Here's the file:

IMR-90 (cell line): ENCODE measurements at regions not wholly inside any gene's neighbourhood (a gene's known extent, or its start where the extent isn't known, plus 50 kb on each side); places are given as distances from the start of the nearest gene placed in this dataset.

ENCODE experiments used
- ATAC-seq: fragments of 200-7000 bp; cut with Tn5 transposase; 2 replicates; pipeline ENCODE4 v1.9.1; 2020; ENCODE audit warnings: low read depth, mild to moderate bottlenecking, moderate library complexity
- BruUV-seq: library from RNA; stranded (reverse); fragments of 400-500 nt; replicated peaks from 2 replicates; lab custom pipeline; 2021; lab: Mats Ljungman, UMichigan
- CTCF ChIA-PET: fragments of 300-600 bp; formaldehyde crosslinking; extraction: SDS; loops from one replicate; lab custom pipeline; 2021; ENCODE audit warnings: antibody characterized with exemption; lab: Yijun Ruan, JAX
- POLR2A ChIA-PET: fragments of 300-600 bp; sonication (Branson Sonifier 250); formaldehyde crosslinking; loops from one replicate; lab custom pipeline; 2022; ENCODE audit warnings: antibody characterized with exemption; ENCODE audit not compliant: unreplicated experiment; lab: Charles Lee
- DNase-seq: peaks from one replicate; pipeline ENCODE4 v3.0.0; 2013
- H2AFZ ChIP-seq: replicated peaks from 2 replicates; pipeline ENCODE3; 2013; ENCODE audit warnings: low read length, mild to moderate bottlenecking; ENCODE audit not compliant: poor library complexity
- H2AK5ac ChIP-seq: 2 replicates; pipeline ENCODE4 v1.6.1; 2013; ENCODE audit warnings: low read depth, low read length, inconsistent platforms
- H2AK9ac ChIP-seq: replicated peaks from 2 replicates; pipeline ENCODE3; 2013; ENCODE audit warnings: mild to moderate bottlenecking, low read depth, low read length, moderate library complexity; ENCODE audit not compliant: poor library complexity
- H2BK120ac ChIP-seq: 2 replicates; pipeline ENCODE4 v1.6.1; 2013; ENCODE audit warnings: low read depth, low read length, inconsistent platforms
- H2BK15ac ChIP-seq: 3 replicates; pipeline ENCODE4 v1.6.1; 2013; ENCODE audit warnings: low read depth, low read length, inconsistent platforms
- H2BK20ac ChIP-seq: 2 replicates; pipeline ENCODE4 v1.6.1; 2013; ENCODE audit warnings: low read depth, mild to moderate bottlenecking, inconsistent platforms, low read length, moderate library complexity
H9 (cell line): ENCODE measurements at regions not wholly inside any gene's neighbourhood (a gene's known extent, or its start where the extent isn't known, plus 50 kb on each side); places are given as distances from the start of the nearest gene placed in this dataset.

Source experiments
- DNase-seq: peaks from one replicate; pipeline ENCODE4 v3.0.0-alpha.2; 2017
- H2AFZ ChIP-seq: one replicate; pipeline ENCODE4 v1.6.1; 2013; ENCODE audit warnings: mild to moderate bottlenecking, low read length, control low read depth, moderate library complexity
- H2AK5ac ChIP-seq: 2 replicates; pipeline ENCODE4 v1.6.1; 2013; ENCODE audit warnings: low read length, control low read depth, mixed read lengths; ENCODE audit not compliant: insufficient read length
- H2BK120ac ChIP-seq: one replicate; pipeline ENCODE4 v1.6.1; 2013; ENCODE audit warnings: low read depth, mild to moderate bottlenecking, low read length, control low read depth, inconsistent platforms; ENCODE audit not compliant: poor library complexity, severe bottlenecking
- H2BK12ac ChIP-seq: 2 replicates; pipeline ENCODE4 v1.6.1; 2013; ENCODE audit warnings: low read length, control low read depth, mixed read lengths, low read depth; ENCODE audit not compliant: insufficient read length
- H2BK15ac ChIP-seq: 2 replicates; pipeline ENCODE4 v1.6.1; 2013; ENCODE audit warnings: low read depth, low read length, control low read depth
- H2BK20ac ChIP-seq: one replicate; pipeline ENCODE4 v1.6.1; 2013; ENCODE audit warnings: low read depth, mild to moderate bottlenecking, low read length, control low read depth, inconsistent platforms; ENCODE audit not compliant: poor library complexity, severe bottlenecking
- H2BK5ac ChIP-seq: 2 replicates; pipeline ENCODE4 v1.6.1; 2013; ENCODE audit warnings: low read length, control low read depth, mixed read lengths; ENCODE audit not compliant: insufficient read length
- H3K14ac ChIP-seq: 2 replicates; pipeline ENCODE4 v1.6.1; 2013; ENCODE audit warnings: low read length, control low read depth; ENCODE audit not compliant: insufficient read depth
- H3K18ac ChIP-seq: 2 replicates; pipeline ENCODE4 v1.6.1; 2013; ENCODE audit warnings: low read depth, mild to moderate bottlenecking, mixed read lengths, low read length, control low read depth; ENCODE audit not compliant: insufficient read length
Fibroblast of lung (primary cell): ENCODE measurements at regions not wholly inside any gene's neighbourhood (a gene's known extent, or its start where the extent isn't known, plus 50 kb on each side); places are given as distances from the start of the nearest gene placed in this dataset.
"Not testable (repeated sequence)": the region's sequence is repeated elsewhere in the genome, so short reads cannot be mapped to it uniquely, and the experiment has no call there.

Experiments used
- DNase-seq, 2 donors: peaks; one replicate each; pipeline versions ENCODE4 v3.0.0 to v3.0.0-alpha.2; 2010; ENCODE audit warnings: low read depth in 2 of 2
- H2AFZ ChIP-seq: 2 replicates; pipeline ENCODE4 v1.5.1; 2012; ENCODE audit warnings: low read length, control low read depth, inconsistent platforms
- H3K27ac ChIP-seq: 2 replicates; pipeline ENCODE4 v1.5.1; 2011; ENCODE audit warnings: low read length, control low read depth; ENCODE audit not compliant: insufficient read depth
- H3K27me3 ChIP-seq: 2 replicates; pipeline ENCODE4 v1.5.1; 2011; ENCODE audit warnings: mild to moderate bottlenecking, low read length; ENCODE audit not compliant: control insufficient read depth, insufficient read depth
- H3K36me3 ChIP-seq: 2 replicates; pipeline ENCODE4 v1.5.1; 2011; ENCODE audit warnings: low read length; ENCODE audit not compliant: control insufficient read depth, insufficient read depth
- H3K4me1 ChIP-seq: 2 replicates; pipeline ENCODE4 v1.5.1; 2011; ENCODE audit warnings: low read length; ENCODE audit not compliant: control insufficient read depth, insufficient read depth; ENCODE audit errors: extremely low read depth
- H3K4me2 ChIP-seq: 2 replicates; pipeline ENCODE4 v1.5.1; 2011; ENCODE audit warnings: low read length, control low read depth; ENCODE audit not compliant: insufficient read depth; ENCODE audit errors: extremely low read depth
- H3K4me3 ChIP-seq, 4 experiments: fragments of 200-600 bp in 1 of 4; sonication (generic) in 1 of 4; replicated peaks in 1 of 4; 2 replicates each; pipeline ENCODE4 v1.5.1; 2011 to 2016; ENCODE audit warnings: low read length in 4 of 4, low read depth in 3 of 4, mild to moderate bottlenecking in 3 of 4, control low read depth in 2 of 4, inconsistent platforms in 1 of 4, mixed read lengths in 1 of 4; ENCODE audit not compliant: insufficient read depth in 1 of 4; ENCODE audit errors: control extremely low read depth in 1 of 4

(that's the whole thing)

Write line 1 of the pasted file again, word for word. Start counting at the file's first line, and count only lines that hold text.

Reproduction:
IMR-90 (cell line): ENCODE measurements at regions not wholly inside any gene's neighbourhood (a gene's known extent, or its start where the extent isn't known, plus 50 kb on each side); places are given as distances from the start of the nearest gene placed in this dataset.